The information contained in this web update is released in accordance with section 25 of the Transport Safety Investigation Act 2003 and is derived from the initial investigation of the occurrence. Readers are cautioned that new evidence will become available as the investigation progresses that will enhance the ATSB's understanding of the accident as outlined in this web update. As such, no analysis or findings are included in this update.

 

__________

  1. Runway number: the number represents the magnetic heading of the runway. The runway identification may include L, R or C as required for left, right or centre.
  2. The motion of an aircraft about its vertical or normal axis.
  3. The movement of an aircraft about its lateral axis.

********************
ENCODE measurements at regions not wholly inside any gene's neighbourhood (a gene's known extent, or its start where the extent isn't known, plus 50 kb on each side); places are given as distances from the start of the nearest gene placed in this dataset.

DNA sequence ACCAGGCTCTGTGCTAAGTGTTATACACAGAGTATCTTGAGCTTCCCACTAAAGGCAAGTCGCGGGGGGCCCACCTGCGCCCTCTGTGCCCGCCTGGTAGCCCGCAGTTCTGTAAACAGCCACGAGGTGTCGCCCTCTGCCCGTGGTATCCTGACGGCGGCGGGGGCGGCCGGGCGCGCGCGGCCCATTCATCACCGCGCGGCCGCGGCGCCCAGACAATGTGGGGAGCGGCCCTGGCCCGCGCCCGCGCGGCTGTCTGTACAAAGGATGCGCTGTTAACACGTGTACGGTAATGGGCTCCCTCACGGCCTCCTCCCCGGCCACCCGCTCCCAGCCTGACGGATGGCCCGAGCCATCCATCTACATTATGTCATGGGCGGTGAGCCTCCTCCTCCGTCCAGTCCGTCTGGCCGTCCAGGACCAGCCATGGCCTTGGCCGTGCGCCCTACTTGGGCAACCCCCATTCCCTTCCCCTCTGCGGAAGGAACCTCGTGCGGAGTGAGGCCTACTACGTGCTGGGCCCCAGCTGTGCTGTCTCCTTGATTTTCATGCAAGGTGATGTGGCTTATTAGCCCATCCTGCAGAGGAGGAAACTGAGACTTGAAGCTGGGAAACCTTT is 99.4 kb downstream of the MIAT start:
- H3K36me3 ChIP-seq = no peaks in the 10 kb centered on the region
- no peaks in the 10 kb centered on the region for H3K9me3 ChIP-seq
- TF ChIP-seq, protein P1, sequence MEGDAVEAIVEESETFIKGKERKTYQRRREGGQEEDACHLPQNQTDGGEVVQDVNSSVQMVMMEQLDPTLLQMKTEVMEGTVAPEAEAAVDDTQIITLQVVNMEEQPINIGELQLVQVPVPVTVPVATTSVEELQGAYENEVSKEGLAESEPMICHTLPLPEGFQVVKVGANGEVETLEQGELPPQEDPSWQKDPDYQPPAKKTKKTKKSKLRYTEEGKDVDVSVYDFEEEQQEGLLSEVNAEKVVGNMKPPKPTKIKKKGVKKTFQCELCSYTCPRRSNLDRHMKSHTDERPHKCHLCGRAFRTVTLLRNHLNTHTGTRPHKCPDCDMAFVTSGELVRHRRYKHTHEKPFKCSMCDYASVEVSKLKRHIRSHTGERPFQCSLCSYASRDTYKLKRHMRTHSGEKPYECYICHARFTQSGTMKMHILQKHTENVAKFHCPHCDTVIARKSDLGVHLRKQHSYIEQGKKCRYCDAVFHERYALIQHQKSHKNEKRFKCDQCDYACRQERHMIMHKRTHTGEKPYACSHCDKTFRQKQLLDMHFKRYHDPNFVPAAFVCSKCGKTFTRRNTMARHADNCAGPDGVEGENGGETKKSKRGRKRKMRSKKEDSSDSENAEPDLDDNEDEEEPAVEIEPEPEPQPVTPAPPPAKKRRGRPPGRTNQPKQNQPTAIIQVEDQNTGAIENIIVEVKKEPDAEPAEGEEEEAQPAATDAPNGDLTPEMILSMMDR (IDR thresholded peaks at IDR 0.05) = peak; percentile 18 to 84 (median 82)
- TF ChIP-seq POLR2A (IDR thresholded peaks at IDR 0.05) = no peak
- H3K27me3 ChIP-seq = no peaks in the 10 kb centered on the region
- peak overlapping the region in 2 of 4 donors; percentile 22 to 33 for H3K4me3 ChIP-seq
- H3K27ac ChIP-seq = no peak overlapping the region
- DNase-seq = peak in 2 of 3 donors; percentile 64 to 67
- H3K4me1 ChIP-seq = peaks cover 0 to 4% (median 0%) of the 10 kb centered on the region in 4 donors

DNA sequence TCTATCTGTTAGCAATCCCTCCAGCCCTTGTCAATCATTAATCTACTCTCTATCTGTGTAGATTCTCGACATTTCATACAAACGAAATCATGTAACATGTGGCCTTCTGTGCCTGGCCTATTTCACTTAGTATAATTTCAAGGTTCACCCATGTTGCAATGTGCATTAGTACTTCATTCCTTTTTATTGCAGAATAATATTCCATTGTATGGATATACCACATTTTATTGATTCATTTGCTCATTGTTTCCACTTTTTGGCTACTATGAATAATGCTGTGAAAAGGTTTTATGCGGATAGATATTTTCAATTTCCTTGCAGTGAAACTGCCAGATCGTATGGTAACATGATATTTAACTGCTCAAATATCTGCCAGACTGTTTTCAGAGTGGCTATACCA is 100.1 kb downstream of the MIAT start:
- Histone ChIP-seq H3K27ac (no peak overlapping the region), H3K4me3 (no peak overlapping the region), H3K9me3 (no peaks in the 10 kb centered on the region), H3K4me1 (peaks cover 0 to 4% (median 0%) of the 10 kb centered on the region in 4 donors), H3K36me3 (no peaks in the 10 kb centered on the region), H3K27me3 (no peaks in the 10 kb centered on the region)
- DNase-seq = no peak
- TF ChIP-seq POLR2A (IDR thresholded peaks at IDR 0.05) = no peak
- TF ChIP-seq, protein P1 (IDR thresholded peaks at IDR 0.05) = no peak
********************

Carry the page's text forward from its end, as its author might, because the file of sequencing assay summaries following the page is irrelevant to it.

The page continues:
4. The movement of an aircraft about its longitudinal axis.
  5. ADS-B data is transmitted from the aircraft multiple times a second and includes Global Positioning System latitude, longitude, groundspeed, track angle, vertical speed and pressure altitude. Estimated heights have been derived from the pressure altitude data, after barometric correction, and terrain elevation data. The resolution of pressure altitude data was 25 ft.
  6. MAYDAY: an internationally recognised radio call announcing a distress condition where an aircraft or its occupants are being threatened by serious and/or imminent danger and the flight crew require immediate assistance.
 

Updated: 17 March 2017

After spending an extended period on-site, the ATSB investigation team is now preparing a preliminary investigation report into the tragic accident at Essendon Airport. The time on-site has allowed the team to collect a large volume of evidence from a number of closed-circuit television sites and many witness statements.